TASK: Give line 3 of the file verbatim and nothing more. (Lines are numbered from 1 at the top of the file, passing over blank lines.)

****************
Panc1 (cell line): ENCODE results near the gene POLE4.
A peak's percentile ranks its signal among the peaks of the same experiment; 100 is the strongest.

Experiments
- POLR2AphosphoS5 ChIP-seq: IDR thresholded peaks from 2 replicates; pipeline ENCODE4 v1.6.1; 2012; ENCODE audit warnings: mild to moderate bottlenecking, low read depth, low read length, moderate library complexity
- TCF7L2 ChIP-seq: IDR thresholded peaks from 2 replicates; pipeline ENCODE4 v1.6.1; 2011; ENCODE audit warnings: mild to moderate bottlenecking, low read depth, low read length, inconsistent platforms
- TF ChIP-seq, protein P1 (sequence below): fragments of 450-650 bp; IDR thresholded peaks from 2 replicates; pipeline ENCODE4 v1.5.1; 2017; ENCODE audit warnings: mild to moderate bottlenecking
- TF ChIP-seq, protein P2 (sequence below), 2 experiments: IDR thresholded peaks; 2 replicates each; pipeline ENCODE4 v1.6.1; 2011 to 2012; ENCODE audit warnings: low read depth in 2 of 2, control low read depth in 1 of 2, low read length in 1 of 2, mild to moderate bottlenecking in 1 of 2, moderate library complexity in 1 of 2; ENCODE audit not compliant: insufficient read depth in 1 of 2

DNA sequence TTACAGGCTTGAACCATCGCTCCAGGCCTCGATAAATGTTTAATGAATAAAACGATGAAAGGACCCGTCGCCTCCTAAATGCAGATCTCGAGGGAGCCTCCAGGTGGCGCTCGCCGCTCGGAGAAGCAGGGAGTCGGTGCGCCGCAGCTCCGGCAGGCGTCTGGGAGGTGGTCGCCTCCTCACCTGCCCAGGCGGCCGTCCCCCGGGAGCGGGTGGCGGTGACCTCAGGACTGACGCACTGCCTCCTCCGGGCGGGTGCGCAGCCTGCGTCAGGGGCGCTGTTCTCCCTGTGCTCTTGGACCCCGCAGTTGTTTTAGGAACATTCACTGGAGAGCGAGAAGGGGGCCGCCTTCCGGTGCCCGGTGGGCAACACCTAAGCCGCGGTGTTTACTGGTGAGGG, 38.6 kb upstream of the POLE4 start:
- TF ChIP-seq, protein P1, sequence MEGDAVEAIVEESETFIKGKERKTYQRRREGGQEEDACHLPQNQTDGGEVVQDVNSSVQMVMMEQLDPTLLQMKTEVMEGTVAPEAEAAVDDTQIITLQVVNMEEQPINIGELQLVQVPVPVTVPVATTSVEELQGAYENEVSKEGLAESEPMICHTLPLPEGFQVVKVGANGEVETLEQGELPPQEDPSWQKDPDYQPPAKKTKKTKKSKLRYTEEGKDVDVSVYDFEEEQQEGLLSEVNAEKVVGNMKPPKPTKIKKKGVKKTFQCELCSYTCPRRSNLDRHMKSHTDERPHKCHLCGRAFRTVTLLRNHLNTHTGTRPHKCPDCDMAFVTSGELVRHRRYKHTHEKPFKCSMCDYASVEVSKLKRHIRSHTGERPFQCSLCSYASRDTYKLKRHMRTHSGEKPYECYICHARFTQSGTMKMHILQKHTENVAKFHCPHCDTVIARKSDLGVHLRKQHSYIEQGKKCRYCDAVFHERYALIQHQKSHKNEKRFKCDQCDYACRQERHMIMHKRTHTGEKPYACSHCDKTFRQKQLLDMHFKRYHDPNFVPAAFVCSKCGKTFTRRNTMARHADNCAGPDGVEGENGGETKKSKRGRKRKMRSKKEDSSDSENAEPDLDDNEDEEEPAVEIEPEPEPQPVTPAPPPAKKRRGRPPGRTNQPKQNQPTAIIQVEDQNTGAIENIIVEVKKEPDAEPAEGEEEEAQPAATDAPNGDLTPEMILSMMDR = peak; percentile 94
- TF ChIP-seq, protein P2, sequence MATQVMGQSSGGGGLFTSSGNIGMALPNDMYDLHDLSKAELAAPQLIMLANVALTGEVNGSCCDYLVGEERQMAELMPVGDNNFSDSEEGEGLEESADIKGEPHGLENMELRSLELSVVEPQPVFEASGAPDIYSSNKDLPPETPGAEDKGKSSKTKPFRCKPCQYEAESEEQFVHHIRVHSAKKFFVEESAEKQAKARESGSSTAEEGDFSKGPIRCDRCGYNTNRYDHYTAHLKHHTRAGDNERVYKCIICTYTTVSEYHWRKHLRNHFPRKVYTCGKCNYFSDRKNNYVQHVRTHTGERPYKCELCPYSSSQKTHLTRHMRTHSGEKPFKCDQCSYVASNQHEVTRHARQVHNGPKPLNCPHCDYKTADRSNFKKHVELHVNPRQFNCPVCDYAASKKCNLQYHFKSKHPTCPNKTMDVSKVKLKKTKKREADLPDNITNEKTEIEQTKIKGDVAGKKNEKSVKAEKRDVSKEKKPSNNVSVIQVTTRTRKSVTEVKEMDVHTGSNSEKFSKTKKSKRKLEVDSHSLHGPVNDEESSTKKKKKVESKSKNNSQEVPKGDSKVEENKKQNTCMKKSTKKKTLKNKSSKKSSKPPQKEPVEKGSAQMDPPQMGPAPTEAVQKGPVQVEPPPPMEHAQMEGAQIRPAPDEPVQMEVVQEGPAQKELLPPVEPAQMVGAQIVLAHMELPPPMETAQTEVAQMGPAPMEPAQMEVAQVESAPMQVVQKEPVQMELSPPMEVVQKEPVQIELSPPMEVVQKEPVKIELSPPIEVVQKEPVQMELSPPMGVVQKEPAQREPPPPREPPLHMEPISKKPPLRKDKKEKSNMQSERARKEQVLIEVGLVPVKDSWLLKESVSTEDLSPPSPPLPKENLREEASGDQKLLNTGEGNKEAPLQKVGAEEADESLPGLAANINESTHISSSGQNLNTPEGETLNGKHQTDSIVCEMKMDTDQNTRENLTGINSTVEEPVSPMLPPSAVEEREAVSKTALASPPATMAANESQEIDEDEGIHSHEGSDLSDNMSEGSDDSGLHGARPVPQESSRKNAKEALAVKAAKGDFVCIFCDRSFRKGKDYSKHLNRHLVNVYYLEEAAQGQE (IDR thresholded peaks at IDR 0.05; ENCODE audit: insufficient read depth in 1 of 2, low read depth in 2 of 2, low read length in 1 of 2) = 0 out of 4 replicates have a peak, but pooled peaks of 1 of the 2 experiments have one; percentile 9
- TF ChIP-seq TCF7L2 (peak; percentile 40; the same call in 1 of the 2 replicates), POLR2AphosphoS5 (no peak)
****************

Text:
Experiments